VMWare as the Amazon of PaaS

VMWare as the Amazon of PaaS

Note:  This is an extremely geeky post… if you have no interest in Enterprise Infrastructure it will not only bore you, it probably won’t make much sense.

I noticed this week that VMWare expanded their Cloud Foundary offering to include support for .NET.  I had three seperate thoughts about this (and about VMWare in general) that I couldn’t seem to pull together in to one coherent post, instead here are three mini-ones:

  1. The way VMWare is attacking PaaS is similar to the way Amazon attacked cloud in the first place (IaaS).  I can see three similarities.  First, Amazon also had an enormous, complimentary legacy business (there retail concern which left them with loads of compute power that they could sell).  VMWare has the advantage of already having in-roads at all the major players in enterprise IT through their existing products.  Second, both Amazon and VMWare took pure technology concepts (IaaS and PaaS respectively) and made concessions to the “way the world works” (namely the slow speed at which companies can adopt new technologies).  Amazon has a bunch of offerings that aren’t cloudy but give companies the extra security they desire.  VMWare allows you to use the Cloud Foundary software to setup a private cloud in your own datacenter.  The third similarity is that both were big, well-funded companies that launched a new model in to a space that was far from mature.  Amazon was really the first big company to seperate out compute power from web hosting and let you just buy a server with your credit card at prices so cheep a nerd could test the waters without getting his company to approve a large contract.  VMWare is trying out the concept of open-sourcing their cloud management software so that anyone can run a Cloud Foundary cloud.  I’m not saying these three similarities guarantee that VMWare will become the market leader in PaaS in the same way that Amazon has in IaaS, but it is certainly worth noting.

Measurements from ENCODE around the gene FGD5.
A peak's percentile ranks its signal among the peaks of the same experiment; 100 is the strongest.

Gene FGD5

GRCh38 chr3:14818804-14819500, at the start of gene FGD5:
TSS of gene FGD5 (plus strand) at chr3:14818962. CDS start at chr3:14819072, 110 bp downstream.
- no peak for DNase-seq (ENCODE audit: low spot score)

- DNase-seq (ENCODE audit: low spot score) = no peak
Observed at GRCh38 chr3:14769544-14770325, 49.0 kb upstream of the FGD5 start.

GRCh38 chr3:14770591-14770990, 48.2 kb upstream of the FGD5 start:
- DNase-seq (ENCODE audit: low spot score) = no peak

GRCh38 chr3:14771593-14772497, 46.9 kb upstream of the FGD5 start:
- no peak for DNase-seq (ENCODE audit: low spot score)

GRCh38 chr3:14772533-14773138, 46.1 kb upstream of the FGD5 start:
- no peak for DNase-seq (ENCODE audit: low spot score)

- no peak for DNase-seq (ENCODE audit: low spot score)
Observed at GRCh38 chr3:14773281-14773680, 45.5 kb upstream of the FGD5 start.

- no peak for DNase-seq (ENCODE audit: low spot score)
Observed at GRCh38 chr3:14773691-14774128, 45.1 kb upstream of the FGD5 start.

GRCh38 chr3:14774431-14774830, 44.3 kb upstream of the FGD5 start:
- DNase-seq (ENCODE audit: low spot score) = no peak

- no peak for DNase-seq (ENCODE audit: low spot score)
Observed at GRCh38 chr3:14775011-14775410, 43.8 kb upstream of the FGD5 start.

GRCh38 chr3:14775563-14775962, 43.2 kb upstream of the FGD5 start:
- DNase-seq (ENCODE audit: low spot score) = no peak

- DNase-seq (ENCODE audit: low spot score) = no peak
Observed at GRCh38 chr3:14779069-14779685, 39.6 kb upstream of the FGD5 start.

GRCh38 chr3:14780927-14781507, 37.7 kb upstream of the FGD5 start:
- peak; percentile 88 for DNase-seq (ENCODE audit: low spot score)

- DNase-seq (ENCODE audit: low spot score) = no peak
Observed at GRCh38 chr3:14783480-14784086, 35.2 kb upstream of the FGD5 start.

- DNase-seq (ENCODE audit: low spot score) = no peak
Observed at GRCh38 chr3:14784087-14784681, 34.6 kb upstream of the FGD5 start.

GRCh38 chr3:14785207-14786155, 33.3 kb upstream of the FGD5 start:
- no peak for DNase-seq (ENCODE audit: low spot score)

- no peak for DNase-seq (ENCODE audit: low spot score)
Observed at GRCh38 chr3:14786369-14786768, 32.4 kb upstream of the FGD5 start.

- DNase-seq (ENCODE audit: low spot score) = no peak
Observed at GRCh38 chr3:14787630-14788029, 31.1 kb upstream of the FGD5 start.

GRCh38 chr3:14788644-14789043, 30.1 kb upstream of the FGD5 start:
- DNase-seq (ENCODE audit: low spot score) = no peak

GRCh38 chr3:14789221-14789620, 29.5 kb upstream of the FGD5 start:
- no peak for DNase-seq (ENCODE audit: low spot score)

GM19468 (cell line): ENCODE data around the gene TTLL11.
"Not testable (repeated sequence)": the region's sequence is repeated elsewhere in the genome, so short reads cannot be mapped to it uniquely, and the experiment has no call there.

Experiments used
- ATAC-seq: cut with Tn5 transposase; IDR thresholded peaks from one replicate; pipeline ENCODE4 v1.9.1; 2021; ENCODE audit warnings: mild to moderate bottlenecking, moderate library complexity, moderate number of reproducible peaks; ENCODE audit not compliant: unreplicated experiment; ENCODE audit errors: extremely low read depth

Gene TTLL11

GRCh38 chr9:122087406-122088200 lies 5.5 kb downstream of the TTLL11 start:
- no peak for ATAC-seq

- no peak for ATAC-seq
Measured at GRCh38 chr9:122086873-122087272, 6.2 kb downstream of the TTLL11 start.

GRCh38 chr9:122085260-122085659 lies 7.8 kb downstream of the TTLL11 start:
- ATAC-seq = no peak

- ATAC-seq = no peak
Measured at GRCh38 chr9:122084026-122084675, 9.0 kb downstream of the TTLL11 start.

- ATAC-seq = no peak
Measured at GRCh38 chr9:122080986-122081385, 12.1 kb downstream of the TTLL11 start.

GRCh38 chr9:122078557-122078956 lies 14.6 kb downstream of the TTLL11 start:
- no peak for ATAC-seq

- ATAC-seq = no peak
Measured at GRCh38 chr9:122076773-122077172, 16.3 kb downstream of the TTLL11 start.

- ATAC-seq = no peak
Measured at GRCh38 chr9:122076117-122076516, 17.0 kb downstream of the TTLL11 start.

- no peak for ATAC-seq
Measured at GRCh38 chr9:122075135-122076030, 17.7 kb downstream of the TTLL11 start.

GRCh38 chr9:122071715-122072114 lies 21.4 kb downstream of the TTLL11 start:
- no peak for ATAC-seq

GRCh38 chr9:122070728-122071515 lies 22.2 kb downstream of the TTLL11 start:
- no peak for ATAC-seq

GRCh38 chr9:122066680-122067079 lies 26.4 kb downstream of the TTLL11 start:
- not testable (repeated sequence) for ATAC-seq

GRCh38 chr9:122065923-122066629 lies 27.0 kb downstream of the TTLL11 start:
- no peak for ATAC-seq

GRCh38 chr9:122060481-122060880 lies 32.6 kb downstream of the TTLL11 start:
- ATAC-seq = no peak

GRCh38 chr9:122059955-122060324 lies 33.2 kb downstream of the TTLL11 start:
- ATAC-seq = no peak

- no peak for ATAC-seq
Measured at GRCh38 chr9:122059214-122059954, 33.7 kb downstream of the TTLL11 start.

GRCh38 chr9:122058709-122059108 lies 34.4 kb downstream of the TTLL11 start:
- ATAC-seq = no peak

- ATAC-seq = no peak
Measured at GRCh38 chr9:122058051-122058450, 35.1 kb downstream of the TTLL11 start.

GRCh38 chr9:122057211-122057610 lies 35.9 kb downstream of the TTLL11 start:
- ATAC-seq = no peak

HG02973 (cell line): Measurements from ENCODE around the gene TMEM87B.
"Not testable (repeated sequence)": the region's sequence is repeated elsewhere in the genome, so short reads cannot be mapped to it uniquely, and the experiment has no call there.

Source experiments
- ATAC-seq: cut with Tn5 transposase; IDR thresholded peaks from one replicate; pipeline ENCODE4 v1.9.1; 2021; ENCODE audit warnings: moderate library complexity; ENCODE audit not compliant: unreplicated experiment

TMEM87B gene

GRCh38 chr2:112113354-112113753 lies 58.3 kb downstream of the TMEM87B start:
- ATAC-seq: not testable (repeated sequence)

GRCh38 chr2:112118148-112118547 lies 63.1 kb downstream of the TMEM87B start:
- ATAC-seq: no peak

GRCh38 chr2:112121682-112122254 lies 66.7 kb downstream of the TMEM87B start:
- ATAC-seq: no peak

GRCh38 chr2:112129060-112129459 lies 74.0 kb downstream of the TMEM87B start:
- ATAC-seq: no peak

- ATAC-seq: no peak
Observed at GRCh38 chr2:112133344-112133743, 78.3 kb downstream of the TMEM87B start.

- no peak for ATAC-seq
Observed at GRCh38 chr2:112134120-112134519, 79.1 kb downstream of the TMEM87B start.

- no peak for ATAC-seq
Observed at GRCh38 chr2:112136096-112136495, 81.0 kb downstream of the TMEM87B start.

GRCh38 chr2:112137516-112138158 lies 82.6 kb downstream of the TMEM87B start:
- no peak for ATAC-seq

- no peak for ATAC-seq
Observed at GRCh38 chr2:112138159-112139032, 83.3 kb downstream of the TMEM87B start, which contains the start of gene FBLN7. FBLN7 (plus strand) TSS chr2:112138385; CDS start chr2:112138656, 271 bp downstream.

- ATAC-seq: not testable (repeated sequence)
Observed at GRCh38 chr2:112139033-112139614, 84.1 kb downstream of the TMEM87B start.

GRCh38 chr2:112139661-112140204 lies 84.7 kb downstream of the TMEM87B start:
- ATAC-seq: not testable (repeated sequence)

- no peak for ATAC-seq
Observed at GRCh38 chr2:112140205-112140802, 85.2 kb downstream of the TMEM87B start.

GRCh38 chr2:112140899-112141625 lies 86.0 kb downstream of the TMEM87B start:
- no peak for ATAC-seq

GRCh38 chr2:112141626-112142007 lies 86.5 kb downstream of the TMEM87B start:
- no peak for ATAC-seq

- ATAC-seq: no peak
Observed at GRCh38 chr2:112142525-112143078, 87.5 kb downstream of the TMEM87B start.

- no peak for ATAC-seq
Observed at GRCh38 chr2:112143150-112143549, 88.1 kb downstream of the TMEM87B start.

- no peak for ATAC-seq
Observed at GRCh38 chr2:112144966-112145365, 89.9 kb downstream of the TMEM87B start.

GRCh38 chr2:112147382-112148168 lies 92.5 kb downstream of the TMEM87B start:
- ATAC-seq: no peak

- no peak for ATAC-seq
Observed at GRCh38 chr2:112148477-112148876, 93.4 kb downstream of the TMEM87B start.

2. In addition to the move being like Amazon’s, I would also call it Googlish or Netflixish.  VMWare is astutely aware that while infrastructure virtualization is kicking ass now, it will not always be a cash cow.  Google knows this about search and plays with things like Android and Google+, Netflix knows this about mailed DVDs and invests in streaming.  VMWare has made a sizable investment in a less profitable market in hopes of becoming the market leader in a growing segment.  It’s the kind of thing good companies do, but it’s more than a little bit dangerous.
  3. VMWare’s PE (56) is a little over half that of Amazon and Rackspace (both in the 93-95 range).  I will grant that it’s far from a pure cloud play and that there is some danger that new owners EMC will meddle too much in their products as their own core business is disrupted.  However, it’s half price on a company with probably the best offering in a market that I think is going to grow significantly in the next 20 years.  Plus you get the market leader in what’s already popular (visualization and internal cloud).